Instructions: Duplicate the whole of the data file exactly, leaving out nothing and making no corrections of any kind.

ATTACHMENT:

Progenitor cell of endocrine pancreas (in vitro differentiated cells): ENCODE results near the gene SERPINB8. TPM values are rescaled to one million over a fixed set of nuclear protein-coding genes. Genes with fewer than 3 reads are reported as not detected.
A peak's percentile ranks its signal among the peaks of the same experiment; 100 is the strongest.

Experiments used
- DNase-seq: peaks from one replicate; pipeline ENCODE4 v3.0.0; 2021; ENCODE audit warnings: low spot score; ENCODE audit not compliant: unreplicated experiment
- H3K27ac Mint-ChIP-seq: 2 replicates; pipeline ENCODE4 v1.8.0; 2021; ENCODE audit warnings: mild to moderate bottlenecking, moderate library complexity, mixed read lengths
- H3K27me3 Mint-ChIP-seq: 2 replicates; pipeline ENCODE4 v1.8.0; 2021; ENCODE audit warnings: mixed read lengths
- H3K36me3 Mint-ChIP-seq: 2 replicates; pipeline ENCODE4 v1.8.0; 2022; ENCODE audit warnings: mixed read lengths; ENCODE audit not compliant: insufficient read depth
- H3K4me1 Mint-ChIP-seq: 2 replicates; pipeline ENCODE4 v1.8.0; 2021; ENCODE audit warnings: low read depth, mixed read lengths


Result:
Progenitor cell of endocrine pancreas (in vitro differentiated cells): ENCODE results near the gene SERPINB8. TPM values are rescaled to one million over a fixed set of nuclear protein-coding genes. Genes with fewer than 3 reads are reported as not detected.
A peak's percentile ranks its signal among the peaks of the same experiment; 100 is the strongest.

Experiments used
- DNase-seq: peaks from one replicate; pipeline ENCODE4 v3.0.0; 2021; ENCODE audit warnings: low spot score; ENCODE audit not compliant: unreplicated experiment
- H3K27ac Mint-ChIP-seq: 2 replicates; pipeline ENCODE4 v1.8.0; 2021; ENCODE audit warnings: mild to moderate bottlenecking, moderate library complexity, mixed read lengths
- H3K27me3 Mint-ChIP-seq: 2 replicates; pipeline ENCODE4 v1.8.0; 2021; ENCODE audit warnings: mixed read lengths
- H3K36me3 Mint-ChIP-seq: 2 replicates; pipeline ENCODE4 v1.8.0; 2022; ENCODE audit warnings: mixed read lengths; ENCODE audit not compliant: insufficient read depth
- H3K4me1 Mint-ChIP-seq: 2 replicates; pipeline ENCODE4 v1.8.0; 2021; ENCODE audit warnings: low read depth, mixed read lengths